Monday, June 12, 2017

Two Allegories of Home

The Treasure Box by Margaret Wild, illustreated by Freya Blackwood
Candlewick Press, 2013/2017,  32 pages, age 5+

When war comes to the town where Peter and his father live, everything is bombed and destroyed, including the library. As the burnt pages of library book flutter through the air, one book survives - a library book Peter’s father loved and had been reading at home. Placing it in a iron treasure box for safe keeping, Peter and his father set off with other refugees to find a place of safety. 

On the road, Peter’s father become ill and passes away. The treasure box is too heavy for Peter to carry over the mountains and beyond to safety, so he buries it under a linden tree for safekeeping until such time that there is peace again in his country and he can return to bring the put the book back on the shelf at the newly rebuilt library in town.

It seems so fitting that Peter would bury the box at the foot of a tree, since the paper made from  trees are a books very beginnings, and leaving the book about who the people of his country (never names) are, promises a hopeful future and a connection to the past interrupted by a war that tried to destroy it. In that sense, Peter’s father was right to tell him that the book was a real treasure, “rarer than rubies, more splendid than silver, greater than gold.”

Freya Blackwood’s delicate pencil, watercolor, and collage illustrations compliment the text, while the collage give the pages a three dimensional feeling. Blackwood also has used pages from The Silver Donkey by Sonya Hartnett and Once by Morris Gleitzman to illustrate the burnt, fluttering pages from the burning library.

The Treasure Box is an allegorical tale about resilience, resistance, and the importance of knowing who you are and where you come from, even as enemies try to destroy that. 

Teacup by Rebecca Young, illustrated by Matt Ottley
Dial BFYR, 2016, 40 pages, age 5+

A young boy is forced to leave his homeland, sailing away in a rowboat with a book, a bottle and a blanket as well as a teacup full of some earth where he used to play. The boy’s journey is long, sometimes dangerous when the sea is wild, other times tranquil, when the sea is also calm, and always holding tight to his teacup of earth from home. He continually looks for land in the distance, a place to call home, again, but sees nothing in the distance, but is comforted by the song of whales and the flight of an albatross.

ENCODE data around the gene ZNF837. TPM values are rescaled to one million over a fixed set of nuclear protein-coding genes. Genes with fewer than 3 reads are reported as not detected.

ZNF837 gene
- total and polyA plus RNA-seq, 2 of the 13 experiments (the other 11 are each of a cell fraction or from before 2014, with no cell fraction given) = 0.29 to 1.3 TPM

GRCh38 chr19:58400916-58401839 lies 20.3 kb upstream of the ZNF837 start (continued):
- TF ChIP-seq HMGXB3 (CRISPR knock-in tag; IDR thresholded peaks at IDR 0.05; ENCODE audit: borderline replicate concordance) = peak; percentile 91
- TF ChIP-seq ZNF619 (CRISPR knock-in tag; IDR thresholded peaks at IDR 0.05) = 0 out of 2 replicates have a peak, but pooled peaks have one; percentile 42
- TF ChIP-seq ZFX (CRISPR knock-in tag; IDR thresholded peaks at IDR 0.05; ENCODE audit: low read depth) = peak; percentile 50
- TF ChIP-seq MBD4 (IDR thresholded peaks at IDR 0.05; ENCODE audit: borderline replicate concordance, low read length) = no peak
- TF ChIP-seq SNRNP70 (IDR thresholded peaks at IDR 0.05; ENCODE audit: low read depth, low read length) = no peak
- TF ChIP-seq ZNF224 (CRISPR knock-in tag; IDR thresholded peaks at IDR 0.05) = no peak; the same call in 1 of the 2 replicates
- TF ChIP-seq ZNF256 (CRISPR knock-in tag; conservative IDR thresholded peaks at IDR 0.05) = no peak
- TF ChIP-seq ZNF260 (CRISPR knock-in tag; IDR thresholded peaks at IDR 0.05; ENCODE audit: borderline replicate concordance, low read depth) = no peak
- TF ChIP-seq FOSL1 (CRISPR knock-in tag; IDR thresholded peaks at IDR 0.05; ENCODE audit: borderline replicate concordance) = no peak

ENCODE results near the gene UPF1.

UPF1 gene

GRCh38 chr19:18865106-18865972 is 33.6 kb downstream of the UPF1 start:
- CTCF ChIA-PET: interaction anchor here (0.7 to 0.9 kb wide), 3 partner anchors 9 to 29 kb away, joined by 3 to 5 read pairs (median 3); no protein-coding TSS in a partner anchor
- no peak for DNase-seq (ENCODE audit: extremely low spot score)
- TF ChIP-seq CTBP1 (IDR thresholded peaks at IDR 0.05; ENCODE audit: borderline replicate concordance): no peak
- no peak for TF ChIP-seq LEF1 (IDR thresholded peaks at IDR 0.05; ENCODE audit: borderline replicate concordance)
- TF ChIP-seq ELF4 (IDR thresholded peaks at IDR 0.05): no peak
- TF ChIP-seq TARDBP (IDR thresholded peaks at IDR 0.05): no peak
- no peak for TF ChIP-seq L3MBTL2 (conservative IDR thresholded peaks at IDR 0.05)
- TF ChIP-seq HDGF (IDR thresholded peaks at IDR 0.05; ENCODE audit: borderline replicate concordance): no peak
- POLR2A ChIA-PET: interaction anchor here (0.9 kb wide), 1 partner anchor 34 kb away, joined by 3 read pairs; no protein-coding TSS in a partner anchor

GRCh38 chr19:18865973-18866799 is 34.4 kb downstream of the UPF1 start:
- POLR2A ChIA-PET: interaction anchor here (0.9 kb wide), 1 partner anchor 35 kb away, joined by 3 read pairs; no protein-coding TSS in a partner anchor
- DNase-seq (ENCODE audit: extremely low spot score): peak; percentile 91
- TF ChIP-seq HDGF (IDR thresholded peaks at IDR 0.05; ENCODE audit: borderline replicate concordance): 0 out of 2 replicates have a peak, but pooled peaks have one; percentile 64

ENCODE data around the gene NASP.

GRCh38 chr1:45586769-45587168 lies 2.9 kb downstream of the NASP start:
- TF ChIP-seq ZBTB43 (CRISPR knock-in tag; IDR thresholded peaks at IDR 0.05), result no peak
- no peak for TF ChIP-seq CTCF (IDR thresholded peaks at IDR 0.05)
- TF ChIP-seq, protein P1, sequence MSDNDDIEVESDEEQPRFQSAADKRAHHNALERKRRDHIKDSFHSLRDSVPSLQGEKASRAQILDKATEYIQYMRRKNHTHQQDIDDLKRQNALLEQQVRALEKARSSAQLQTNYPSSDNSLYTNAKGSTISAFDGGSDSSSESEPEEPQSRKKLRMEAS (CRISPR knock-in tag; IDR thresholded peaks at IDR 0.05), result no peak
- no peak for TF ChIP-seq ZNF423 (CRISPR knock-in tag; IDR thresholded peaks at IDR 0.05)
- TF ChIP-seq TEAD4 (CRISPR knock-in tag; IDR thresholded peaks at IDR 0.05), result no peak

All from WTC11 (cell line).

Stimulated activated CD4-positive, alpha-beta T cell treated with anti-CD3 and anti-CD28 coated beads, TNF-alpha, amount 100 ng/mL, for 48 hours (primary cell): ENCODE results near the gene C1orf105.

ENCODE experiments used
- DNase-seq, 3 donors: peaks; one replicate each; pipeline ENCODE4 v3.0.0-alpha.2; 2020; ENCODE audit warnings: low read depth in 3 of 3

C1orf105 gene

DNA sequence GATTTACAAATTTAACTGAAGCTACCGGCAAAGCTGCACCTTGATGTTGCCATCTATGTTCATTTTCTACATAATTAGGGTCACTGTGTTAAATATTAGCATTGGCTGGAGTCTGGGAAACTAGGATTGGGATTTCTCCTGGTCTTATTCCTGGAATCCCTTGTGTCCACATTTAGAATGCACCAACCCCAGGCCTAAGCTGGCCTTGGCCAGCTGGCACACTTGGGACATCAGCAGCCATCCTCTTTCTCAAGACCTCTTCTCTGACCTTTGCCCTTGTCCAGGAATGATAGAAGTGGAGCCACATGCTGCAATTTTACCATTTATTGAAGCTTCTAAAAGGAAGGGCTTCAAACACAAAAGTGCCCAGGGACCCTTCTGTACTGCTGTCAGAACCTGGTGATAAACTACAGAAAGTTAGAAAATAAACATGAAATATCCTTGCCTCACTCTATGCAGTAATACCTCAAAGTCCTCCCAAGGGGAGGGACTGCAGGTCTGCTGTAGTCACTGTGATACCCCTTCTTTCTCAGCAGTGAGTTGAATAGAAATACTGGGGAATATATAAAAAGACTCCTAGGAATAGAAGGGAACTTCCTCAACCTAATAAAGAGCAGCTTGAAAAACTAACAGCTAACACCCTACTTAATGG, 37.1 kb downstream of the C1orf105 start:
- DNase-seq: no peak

Eventually, a tree begins to spout from his teacup, growing into a tree that provides shelter, shade, and apples to eat. When land is finally spotted, the boy plants his tree there and begins to built. And then, one day, a girl shows up with an eggcup full of earth from her home.

Matt Ottley’s pale, almost opaque illustrations have a dreamlike quality to them. They are done in a palette of blues, ranging from almost a whitish blue to a darker, more menacing blue when the sea gets rough and sky becomes overcast. It is only as the boy approaches land that greens and yellows are added to the blues.

This allegorical story can be read in different ways, as a journey from childhood to adolescence to adulthood, which seems a little young for a picture book. It can also be read as the journey one takes into the unknown whenever they are faced with new beginnings.  I read it as the plight of refugees forced to leave their beloved homeland, and seek a new home where they can put down roots. Whichever you read it, Teacup is an allegorical story about the difficulty and the loneliness felt on a long journey, and one's eventual assimilation into their new circumstances without forgetting where they came from. 

When my father left his homeland to come to the United States, he brought some of his country's recipes, which we all grew up eating and loving. 

1 comment:

  1. Hello Alex, I wish I didn’t have such a long list of books on my must-read list because both of these are so appealing. I find myself missing my childhood home more and more as I grow older, and these tap into those feelings. I’m actually wishing I had some earth (and a few seeds) from the garden my mum loved so much as it’s since been obliterated.


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